David Cannadine - On Crossing The Religious Divide

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2019072820191007 (R4)

Whether it's accounts of pagans and Christians, Christians and Muslims or Catholics and Protestants, history has been efficient in relating the details of religious wars, conflicts and periods of intolerance. Professor David Cannadine argues that, dangerously, these accounts omit peaceful times and assume erroneously that religious identity is solely dominant in people's lives.

Sampling periods from the Roman Empire through medieval Spain and Reformation Europe to the Northern Ireland of our own times, he suggests that people's lives and nations are not divided by religion in the ways that history may imply.

A Just Radio production for BBC Radio 4

David Cannadine argues that history misses vital accounts of religious tolerance.

Whether it's accounts of pagans and Christians, Christians and Muslims or Catholics and Protestants, history has been efficient in relating the details of religious wars, conflicts and periods of intolerance. Professor David Cannadine argues that, dangerously, these accounts omit peaceful times and assume erroneously that religious identity is solely dominant in people's lives.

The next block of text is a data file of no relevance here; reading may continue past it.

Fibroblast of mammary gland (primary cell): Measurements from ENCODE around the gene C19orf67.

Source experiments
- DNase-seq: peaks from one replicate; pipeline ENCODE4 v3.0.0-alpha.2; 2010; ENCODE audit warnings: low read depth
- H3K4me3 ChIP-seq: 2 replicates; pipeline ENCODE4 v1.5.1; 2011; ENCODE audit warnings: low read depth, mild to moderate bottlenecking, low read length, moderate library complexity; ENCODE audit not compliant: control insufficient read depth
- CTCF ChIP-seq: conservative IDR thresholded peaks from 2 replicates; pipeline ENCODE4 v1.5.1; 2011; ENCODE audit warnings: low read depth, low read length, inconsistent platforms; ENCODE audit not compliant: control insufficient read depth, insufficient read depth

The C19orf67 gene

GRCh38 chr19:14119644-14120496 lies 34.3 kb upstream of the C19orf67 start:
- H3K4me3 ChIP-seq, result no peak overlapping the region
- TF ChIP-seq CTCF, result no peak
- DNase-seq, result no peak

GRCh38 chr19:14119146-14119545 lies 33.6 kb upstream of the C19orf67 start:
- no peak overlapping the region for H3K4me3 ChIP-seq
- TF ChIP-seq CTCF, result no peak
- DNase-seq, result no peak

Sampling periods from the Roman Empire through medieval Spain and Reformation Europe to the Northern Ireland of our own times, he suggests that people's lives and nations are not divided by religion in the ways that history may imply.

A Just Radio production for BBC Radio 4

David Cannadine argues that history misses vital accounts of religious tolerance.

Whether it's accounts of pagans and Christians, Christians and Muslims or Catholics and Protestants, history has been efficient in relating the details of religious wars, conflicts and periods of intolerance. Professor David Cannadine argues that, dangerously, these accounts omit peaceful times and assume erroneously that religious identity is solely dominant in people's lives.

Sampling periods from the Roman Empire through medieval Spain and Reformation Europe to the Northern Ireland of our own times, he suggests that people's lives and nations are not divided by religion in the ways that history may imply.

A Just Radio production for BBC Radio 4

David Cannadine argues that history misses vital accounts of religious tolerance.